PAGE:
http://www.seattletimes.com/seattle-news/politics/budget-deal-cuts-tuition-closes-tax-breaks/

 

World Editorial Board | A state budget worth the wait

The Wenatchee World, July 5, 2015:

“The Washington Legislature at long last passed and the governor signed a two-year operating budget. It is a budget with strong bipartisan support, hailed by leaders of both parties, praised in House, Senate and governor’s office, described as one of the most innovative and satisfying budgets in memory. It almost could be forgotten that the budget deal came only after an excruciating six months of stalemate, maneuver and special sessions.”

http://www.wenatcheeworld.com/news/2015/jul/05/a-state-budget-worth-the-wait/

 

GOP tuition cuts a breath of fresh political air

Seattle Times, Danny Westneat, July 4, 2015:

We’re now the laboratory for two social experiments: the $15 minimum wage, and big cuts to college tuition. What’s unique is they come from opposite sides of the political spectrum.

That it was Republicans who just scored what is believed to be the biggest college tuition cut in state history is a startling development.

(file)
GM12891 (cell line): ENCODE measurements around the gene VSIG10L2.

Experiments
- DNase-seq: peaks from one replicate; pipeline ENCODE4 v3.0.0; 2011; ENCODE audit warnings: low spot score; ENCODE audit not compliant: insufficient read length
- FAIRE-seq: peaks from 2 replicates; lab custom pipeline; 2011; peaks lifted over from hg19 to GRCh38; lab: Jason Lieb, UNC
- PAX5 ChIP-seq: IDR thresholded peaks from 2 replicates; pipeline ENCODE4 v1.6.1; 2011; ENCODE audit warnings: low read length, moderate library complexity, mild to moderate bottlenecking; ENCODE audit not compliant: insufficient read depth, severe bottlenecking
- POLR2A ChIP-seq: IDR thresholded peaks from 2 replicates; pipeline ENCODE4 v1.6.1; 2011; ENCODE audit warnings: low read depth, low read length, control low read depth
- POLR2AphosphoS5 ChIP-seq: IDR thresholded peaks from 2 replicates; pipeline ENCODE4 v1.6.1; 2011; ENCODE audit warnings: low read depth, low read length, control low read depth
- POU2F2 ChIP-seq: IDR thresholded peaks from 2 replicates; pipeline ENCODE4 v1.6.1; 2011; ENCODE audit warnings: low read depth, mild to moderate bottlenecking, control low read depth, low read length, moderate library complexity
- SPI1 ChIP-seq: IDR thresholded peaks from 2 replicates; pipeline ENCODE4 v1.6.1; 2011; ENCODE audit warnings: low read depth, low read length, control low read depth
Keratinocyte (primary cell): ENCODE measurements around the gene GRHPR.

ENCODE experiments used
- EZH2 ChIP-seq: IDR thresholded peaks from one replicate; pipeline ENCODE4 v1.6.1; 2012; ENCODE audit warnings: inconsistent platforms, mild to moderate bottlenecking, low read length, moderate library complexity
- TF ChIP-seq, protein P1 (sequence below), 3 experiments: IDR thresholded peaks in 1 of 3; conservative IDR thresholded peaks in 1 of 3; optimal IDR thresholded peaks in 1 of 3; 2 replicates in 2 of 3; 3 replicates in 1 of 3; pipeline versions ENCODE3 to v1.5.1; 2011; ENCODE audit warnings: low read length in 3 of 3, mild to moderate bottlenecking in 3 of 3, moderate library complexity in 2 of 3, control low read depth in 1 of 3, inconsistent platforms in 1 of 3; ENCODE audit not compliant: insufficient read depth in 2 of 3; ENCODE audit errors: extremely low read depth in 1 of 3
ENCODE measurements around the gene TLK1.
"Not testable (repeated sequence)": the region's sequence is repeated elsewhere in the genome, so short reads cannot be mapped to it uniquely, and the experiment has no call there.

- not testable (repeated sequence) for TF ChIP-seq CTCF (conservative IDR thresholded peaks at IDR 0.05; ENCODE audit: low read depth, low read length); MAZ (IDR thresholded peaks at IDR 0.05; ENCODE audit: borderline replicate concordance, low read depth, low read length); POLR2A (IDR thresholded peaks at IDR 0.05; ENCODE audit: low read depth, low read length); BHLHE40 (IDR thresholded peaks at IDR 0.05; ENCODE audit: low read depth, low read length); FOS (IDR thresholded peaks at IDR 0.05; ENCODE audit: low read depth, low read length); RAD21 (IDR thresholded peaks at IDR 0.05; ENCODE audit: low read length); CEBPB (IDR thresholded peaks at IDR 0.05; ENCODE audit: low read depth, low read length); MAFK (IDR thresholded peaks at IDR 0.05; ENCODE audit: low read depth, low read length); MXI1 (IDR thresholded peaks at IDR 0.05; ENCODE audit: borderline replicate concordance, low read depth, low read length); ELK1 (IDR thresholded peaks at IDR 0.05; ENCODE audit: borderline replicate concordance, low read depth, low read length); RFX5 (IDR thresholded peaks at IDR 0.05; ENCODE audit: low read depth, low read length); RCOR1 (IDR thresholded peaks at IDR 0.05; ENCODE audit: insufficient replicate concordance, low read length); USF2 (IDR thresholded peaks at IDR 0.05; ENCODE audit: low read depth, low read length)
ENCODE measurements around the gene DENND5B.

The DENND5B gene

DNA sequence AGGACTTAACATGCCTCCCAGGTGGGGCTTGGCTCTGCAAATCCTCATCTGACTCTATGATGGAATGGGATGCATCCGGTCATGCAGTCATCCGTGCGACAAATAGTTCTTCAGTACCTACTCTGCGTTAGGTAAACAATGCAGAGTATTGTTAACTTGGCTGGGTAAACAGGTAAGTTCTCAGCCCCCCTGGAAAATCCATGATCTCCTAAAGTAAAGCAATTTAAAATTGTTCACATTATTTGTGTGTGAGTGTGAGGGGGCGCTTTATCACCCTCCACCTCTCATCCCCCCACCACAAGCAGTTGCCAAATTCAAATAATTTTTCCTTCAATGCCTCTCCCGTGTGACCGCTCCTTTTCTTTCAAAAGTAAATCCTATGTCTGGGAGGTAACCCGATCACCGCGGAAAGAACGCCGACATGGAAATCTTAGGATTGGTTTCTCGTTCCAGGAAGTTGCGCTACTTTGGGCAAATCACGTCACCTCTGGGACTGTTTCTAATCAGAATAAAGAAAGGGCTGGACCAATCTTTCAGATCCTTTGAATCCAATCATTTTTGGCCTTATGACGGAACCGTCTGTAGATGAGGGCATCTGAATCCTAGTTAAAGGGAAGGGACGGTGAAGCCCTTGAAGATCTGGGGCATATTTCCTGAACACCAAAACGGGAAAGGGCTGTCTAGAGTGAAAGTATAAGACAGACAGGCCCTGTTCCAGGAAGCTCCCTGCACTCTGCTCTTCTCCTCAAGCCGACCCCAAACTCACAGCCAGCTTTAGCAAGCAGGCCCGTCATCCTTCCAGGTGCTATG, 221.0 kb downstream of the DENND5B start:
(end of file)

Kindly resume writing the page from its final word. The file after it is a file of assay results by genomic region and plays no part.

“Over the years the state’s colleges had been defunded by the Democrats. It was part of a strategy called “high-tuition, high financial aid.” The colleges could increase tuition, while the cash-strapped state would focus on financial aid for needier students instead of giving a rich subsidy to everyone. …It was surprisingly the Republicans who launched a drive to reverse this privatization trend. In particular it was Baumgartner and Oak Harbor Sen. Barbara Bailey, joined later by freshman senator John Braun of Centralia.”

http://www.seattletimes.com/seattle-news/gop-tuition-cuts-a-breath-of-fresh-political-air/

 

Editorial: Lower tuition boon to access higher education

Walla Walla Union Bulletin, July 7, 2015:

“The decision by the Legislature to slash tuition at public universities by 15 to 20 percent was a bold and prudent move that puts public higher education on the right path.”

http://union-bulletin.com/news/2015/jul/07/editorial-lower-tuition-boon-access-higher-educati/

 

Ron Judd, Columnist